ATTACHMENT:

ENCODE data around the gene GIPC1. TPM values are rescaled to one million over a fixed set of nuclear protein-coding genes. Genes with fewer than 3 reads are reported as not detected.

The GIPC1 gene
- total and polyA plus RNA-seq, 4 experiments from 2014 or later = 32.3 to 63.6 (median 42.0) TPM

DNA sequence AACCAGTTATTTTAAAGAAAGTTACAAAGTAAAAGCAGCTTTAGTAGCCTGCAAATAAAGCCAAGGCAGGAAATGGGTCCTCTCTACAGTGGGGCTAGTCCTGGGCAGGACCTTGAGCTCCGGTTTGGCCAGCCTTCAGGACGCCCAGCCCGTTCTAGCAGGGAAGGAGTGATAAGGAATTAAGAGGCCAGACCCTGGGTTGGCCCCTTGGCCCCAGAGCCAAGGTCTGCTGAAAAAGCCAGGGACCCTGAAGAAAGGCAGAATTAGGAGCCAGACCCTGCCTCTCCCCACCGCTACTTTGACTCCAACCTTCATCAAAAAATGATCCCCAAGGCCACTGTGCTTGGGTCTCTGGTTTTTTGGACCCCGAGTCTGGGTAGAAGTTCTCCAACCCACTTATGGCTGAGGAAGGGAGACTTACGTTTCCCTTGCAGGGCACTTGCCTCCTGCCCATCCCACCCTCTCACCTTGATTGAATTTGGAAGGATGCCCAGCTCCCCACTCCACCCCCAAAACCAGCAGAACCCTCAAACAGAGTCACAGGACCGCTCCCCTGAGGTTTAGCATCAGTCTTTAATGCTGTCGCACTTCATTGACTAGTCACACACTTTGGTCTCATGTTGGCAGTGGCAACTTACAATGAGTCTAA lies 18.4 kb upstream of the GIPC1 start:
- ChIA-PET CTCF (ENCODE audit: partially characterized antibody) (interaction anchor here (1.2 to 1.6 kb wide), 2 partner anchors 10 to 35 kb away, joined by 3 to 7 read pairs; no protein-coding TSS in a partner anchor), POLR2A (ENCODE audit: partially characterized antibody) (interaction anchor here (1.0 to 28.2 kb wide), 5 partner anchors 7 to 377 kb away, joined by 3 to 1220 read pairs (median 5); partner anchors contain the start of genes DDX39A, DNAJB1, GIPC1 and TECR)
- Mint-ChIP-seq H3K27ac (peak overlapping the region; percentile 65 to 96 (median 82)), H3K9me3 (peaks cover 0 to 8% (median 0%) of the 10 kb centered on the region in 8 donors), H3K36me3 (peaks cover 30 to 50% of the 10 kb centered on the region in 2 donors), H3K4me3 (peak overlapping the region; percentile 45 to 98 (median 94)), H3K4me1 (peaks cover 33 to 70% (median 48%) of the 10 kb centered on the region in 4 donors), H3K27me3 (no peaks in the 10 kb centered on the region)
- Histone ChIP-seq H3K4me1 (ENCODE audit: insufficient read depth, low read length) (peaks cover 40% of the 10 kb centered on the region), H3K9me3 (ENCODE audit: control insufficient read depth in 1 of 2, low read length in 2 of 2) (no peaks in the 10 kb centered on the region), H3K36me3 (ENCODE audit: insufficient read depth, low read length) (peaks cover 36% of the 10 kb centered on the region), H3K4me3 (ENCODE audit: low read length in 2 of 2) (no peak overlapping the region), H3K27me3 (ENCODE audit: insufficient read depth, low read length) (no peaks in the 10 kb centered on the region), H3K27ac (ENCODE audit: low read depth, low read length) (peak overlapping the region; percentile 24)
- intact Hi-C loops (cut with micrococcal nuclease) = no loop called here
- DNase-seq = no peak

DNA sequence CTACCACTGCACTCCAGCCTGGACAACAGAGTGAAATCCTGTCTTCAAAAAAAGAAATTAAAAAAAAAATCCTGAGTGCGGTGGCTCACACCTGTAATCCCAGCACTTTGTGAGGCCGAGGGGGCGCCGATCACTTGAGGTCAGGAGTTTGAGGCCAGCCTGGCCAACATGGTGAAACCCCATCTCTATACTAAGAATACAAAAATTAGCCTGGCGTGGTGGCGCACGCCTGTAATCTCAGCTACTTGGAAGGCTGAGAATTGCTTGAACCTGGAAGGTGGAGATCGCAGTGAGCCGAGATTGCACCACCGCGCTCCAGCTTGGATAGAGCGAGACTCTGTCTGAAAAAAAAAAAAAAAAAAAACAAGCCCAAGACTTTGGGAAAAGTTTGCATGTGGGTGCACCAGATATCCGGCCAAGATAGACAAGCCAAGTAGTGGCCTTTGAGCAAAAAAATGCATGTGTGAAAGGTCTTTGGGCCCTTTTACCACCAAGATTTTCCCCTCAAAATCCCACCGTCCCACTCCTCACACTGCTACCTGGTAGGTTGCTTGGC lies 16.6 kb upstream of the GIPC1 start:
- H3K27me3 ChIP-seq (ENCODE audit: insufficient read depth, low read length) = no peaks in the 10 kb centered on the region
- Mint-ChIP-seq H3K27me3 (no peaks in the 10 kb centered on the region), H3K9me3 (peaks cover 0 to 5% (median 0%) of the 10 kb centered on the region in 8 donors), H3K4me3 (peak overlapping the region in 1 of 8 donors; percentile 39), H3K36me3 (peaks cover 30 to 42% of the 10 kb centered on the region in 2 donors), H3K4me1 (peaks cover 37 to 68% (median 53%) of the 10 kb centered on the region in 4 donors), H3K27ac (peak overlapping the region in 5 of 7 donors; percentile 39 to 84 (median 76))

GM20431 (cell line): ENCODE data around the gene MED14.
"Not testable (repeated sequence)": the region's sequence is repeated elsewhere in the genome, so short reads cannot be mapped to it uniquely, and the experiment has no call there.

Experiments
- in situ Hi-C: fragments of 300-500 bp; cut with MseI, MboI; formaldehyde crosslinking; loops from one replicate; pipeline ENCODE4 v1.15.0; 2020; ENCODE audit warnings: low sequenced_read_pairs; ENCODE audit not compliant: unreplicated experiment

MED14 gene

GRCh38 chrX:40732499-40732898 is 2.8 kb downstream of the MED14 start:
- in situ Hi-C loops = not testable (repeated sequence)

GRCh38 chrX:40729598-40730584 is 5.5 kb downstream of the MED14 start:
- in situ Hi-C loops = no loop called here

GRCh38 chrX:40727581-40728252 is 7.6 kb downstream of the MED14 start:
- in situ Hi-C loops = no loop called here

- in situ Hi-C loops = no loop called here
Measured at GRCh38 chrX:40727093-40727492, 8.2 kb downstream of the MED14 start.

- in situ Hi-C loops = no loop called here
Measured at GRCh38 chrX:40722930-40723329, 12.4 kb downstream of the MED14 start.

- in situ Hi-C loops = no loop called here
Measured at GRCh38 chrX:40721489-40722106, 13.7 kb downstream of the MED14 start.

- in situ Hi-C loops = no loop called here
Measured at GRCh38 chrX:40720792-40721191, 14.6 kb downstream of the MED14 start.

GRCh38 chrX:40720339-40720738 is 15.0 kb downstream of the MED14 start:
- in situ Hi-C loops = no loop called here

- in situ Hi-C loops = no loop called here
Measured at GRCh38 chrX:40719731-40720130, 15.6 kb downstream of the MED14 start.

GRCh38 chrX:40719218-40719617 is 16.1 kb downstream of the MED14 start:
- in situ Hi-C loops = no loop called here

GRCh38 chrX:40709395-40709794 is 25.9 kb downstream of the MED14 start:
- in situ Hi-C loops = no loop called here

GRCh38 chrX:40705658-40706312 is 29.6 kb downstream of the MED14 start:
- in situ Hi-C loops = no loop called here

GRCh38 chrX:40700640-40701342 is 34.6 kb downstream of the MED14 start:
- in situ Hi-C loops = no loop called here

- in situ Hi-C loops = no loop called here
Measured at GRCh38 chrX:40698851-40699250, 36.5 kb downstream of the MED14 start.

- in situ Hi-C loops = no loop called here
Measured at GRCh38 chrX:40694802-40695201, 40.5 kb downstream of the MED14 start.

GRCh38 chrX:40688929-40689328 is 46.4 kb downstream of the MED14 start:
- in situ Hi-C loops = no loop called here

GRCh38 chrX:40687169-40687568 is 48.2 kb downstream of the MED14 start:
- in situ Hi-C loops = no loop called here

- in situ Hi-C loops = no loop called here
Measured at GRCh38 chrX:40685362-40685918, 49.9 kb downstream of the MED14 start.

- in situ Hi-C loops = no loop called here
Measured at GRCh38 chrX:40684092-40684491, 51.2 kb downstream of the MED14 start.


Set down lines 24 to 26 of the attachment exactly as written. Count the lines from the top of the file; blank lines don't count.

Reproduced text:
- in situ Hi-C loops = no loop called here
Measured at GRCh38 chrX:40727093-40727492, 8.2 kb downstream of the MED14 start.

- in situ Hi-C loops = no loop called here